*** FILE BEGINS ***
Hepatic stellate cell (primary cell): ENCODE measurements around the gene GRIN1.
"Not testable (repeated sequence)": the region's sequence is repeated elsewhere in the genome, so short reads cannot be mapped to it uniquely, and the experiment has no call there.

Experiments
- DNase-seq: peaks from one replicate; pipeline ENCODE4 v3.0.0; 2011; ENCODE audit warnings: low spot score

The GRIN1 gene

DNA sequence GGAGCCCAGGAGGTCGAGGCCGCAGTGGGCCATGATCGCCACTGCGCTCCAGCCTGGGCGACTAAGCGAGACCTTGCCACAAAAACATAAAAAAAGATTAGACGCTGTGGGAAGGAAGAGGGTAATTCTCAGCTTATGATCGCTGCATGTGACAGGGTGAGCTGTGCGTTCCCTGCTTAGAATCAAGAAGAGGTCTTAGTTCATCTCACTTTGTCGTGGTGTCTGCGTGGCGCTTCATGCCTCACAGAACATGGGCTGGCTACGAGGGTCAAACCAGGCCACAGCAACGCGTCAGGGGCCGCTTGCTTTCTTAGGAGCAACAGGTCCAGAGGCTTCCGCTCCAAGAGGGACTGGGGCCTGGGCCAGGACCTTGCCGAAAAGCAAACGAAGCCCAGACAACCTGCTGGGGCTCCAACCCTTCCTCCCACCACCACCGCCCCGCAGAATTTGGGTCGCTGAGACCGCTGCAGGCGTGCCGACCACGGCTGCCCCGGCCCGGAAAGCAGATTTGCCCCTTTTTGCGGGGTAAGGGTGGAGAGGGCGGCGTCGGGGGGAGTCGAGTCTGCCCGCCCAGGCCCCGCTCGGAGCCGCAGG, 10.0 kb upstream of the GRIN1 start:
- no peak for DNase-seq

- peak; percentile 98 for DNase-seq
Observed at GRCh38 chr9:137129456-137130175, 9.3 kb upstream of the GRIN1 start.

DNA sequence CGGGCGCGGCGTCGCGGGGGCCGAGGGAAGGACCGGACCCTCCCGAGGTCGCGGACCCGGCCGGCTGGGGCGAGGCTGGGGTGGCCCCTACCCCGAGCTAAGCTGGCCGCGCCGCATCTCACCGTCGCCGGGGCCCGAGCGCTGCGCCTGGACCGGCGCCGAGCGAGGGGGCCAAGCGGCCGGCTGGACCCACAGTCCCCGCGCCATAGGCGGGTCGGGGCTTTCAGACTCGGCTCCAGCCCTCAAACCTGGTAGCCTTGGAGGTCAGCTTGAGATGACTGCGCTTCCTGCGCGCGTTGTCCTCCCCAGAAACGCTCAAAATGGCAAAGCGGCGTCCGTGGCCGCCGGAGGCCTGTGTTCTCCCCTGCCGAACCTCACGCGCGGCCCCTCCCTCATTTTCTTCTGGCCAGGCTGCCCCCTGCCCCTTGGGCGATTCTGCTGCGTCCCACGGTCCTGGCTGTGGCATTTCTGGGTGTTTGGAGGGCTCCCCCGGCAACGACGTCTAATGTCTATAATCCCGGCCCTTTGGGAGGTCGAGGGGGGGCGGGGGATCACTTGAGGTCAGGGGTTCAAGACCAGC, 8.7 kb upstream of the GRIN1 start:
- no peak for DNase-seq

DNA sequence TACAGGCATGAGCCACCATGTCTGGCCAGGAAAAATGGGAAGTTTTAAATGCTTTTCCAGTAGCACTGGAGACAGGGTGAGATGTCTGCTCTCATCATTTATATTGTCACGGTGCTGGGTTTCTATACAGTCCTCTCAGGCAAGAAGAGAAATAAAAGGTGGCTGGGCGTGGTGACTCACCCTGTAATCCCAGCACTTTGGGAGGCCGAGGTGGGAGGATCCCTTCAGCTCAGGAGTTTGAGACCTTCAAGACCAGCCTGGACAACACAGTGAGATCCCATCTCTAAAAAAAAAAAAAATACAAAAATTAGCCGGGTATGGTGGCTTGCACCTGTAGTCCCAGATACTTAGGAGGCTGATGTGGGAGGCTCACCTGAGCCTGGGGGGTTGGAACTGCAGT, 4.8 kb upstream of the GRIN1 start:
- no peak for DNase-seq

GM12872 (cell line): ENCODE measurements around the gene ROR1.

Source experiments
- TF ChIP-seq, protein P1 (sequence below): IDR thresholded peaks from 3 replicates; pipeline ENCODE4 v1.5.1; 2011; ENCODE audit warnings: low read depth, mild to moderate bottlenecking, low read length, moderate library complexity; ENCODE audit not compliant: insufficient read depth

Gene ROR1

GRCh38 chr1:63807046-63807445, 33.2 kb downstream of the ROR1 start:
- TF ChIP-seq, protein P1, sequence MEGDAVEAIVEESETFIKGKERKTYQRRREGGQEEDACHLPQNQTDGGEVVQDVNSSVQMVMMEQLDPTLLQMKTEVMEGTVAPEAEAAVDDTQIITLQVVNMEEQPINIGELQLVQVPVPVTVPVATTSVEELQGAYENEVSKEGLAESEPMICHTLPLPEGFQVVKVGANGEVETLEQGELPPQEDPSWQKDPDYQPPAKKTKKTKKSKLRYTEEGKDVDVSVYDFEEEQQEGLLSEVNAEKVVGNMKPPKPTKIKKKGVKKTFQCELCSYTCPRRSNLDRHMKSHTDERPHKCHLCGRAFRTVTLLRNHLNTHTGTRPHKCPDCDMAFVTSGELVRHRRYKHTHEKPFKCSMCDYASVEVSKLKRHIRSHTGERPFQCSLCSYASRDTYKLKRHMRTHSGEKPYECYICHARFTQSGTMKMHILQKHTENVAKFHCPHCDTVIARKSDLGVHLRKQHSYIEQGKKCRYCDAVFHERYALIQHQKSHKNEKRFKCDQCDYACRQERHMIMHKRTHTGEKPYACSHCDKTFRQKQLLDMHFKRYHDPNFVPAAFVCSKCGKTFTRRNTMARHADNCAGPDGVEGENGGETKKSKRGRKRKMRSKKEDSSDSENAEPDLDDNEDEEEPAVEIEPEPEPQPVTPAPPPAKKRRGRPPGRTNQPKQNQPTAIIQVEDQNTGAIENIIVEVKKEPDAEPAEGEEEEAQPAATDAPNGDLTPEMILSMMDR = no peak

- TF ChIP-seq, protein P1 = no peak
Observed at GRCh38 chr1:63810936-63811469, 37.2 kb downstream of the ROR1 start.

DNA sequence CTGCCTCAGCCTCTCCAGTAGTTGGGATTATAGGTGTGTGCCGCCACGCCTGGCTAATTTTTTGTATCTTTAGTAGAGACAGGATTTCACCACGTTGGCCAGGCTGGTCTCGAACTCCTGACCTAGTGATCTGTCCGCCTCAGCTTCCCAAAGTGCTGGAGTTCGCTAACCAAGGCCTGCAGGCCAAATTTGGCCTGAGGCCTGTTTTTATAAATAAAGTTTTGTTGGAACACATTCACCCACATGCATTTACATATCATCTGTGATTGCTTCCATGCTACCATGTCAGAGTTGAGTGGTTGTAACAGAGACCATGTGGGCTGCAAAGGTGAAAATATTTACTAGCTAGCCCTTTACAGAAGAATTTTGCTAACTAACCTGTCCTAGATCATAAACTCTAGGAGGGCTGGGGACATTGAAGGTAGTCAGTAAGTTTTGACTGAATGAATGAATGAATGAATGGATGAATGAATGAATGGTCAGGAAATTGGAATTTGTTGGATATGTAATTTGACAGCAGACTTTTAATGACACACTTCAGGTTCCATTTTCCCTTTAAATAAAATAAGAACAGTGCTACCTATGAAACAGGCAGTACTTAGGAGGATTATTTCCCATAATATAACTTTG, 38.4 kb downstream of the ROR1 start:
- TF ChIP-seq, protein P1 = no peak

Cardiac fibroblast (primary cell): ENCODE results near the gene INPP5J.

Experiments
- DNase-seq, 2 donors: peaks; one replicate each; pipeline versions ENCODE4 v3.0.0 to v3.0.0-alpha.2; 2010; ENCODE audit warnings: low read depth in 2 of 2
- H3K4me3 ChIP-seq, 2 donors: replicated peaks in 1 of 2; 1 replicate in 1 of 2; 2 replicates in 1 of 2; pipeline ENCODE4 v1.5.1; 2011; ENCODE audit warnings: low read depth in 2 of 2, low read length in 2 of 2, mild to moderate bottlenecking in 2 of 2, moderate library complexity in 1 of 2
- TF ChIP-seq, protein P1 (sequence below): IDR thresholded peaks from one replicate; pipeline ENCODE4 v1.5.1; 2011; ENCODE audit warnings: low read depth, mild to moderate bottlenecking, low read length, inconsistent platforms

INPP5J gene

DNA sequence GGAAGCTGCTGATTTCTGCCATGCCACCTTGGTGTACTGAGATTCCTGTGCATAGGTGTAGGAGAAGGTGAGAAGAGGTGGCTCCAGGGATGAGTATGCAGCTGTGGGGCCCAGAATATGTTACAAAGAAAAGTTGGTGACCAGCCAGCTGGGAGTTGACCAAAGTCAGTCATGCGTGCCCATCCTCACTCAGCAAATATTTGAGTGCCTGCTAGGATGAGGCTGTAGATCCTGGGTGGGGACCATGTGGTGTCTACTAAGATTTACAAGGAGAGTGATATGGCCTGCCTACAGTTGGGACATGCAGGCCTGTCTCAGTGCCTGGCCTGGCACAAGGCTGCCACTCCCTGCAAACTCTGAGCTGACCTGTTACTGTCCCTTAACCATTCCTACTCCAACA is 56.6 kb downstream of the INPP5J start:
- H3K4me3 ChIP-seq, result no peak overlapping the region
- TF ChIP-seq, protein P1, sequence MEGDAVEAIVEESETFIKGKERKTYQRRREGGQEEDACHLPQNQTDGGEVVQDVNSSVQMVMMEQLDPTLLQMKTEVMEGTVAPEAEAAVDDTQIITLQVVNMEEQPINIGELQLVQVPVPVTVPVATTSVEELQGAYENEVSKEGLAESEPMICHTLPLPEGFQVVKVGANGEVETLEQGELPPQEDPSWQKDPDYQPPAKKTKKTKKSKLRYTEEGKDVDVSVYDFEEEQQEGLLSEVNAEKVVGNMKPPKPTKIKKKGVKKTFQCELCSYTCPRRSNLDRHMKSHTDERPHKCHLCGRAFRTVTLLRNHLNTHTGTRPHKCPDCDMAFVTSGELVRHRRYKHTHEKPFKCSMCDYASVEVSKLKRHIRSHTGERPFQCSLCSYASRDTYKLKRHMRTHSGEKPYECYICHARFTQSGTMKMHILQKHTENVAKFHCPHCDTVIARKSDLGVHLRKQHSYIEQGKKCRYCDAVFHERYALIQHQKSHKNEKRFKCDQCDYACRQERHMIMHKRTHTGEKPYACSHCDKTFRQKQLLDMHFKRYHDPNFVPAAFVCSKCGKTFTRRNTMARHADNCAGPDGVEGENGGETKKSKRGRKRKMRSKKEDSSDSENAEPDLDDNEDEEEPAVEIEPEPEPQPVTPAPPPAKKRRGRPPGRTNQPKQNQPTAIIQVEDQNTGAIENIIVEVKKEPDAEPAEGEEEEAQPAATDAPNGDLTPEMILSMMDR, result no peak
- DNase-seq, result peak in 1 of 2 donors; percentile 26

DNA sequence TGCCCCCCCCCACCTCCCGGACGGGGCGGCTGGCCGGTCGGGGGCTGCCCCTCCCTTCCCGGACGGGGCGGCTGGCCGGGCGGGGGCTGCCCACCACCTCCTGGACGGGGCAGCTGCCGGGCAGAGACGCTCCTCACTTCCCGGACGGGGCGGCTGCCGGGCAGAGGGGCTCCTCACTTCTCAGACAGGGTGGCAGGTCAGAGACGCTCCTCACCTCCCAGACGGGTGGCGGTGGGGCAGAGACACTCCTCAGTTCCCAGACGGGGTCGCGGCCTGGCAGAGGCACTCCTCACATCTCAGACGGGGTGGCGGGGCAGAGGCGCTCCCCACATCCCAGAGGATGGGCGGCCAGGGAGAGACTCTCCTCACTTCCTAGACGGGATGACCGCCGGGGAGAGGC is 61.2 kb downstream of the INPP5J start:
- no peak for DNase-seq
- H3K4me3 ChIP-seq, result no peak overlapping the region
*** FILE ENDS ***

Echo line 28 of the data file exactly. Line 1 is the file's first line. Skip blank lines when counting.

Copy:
- TF ChIP-seq, protein P1 (sequence below): IDR thresholded peaks from one replicate; pipeline ENCODE4 v1.5.1; 2011; ENCODE audit warnings: low read depth, mild to moderate bottlenecking, low read length, inconsistent platforms